For the rest, sure. Any of the above. Barring an actual attack, by the time any of this gets bought there will be other stuff on the market.

Let me put it another way.

What is worth defending? And how would you defend it?
 

Oldgateboatdriver

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Kirkhill, what can possibly be the point for air defense of your CSC "patrols" of choke points such as Cabot Strait, Strait of Belle-Isle, Juan de Fuca Strait, and both ends of the North West Passage?

Do you actually expect our potential ennemies will somehow try and sneak a cruise missiles through those gaps to "elude" our GBAD? Or that they will try and sail their ships through those gaps to get closer before launching - when they can in fact launch at us from their own waters?

Rhetorical question here: Why are army people somehow always thinking geographically in terms of hundreds of square kilometer theaters? The naval view takes in hundreds of thousands, even millions of square Kms as their theater of operation.

If you did, instead of having CSC's patroling "approaches" (whatever that is in maritime terms), you would have had, as the primary system, fleets of MPA's compiling the recognized maritime picture so that the CSC's could be deployed to the most likely location permitting intercepts.
 

Kirkhill

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Kirkhill, what can possibly be the point for air defense of your CSC "patrols" of choke points such as Cabot Strait, Strait of Belle-Isle, Juan de Fuca Strait, and both ends of the North West Passage?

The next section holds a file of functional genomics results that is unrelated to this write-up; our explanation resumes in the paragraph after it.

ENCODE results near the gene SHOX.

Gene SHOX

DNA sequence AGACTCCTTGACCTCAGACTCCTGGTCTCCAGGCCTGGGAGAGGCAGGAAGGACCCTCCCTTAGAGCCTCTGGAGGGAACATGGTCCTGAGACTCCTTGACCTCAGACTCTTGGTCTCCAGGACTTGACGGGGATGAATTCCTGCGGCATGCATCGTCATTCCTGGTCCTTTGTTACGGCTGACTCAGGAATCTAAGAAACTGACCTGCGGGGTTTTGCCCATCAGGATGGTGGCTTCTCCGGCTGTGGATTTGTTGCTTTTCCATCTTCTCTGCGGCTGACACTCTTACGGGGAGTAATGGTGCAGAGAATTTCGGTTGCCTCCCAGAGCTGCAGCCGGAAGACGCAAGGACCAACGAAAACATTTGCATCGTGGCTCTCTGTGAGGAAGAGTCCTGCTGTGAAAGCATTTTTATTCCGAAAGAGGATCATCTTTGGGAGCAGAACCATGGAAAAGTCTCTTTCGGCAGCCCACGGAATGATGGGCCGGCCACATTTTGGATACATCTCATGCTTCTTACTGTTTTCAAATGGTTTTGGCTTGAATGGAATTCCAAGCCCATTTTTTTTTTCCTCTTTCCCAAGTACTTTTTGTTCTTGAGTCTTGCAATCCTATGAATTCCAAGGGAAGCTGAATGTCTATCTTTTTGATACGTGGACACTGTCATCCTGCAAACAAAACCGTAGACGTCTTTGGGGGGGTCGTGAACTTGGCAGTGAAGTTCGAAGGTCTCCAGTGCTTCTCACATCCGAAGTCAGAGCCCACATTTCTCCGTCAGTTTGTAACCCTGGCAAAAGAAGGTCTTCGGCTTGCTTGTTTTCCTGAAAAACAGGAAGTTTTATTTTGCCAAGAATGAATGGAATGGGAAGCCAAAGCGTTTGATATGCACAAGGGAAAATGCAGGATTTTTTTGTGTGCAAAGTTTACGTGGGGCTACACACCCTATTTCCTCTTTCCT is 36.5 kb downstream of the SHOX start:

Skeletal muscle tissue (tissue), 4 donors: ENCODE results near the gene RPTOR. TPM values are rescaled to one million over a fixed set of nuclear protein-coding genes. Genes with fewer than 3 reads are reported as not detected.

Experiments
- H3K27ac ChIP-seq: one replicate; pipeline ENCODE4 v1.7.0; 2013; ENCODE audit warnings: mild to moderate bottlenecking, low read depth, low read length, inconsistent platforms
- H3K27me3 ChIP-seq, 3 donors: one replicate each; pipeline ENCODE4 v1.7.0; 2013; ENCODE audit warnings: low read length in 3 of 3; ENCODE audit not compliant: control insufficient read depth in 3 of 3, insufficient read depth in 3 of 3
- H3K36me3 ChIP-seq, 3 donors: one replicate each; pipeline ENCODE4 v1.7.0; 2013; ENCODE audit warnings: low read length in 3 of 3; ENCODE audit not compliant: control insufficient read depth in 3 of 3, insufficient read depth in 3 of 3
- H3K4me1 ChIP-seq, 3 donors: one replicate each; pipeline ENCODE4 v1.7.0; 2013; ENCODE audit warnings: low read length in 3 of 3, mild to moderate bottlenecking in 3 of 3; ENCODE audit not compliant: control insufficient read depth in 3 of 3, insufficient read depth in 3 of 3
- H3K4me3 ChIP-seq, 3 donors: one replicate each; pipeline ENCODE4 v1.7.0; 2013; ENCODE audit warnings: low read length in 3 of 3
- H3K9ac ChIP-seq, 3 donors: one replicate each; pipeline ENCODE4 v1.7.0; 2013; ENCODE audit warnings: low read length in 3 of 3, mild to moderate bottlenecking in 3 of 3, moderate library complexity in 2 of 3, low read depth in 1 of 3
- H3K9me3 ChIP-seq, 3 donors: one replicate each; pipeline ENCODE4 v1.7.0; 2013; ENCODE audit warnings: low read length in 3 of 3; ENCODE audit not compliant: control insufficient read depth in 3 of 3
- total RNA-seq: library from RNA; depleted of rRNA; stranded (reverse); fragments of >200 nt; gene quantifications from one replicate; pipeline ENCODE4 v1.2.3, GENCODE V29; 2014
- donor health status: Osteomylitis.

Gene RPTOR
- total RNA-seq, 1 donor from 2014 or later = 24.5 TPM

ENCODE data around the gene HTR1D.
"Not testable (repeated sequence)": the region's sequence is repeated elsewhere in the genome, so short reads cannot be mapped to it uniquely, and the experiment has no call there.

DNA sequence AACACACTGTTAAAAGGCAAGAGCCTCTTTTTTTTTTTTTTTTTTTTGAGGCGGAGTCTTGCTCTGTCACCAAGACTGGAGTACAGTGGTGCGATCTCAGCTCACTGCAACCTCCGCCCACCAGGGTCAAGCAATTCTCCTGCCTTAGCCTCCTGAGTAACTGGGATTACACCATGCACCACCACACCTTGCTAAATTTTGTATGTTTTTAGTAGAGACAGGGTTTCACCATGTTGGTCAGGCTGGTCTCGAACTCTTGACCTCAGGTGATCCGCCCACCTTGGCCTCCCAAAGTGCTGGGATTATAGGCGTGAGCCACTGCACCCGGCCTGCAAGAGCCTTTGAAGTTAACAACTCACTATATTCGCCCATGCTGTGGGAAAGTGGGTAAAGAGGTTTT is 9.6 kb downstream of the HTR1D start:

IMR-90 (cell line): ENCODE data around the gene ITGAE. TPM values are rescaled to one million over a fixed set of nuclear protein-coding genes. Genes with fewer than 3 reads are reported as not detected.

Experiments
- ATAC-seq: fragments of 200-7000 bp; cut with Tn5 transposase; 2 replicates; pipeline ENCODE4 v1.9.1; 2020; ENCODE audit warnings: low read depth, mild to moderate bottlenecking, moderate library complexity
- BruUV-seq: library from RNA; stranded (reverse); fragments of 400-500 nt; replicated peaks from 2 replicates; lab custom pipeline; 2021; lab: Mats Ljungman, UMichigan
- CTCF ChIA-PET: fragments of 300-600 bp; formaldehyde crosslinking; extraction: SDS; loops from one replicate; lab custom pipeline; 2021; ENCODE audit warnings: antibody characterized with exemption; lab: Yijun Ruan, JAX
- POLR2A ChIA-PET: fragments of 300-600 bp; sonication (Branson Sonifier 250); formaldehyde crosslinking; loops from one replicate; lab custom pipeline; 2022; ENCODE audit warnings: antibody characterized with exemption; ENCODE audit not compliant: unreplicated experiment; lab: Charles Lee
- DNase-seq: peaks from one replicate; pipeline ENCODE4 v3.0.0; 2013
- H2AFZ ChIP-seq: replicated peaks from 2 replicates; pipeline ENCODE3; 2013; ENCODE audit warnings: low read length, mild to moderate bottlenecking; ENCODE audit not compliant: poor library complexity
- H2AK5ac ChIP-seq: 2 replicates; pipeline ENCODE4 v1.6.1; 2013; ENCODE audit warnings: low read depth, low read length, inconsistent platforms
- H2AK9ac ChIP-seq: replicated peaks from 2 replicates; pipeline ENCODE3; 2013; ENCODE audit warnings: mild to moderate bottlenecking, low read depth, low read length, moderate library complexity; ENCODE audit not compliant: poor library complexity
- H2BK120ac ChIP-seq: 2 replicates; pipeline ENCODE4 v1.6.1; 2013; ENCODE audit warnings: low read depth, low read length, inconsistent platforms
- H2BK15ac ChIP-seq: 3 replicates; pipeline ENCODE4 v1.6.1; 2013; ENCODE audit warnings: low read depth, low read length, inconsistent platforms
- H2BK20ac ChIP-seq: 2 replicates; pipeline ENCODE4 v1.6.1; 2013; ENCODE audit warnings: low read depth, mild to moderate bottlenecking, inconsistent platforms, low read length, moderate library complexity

Do you actually expect our potential ennemies will somehow try and sneak a cruise missiles through those gaps to "elude" our GBAD? Or that they will try and sail their ships through those gaps to get closer before launching - when they can in fact launch at us from their own waters?

Rhetorical question here: Why are army people somehow always thinking geographically in terms of hundreds of square kilometer theaters? The naval view takes in hundreds of thousands, even millions of square Kms as their theater of operation.

If you did, instead of having CSC's patroling "approaches" (whatever that is in maritime terms), you would have had, as the primary system, fleets of MPA's compiling the recognized maritime picture so that the CSC's could be deployed to the most likely location permitting intercepts.

I am assuming that regardless of where the CSC patrols, in home waters, foreign waters or the High Seas, it will have its own Air Defence Bubble.

That makes it one of the few places where Canadians are protected against incoming missiles.

As to patrolling choke points - I would have left it up to the Coast Guard or the Mounties to monitor inbound traffic. But the Coast Guard aren't armed and the Mounties seem to want to be able to cadge a lift on an RCN or Coast Guard vessel.

My sense was that if there is going to be Continental Integrated Air Missile Defence Plan, and the RCN is going to be involved, and the RCN is going to have the capability to add to that defence then somebody is going to post it some place. In the absence of any greater knowledge I plunked a CSC in the middle of the North Atlantic and another in the middle of the North Pacific.



As to monitoring choke points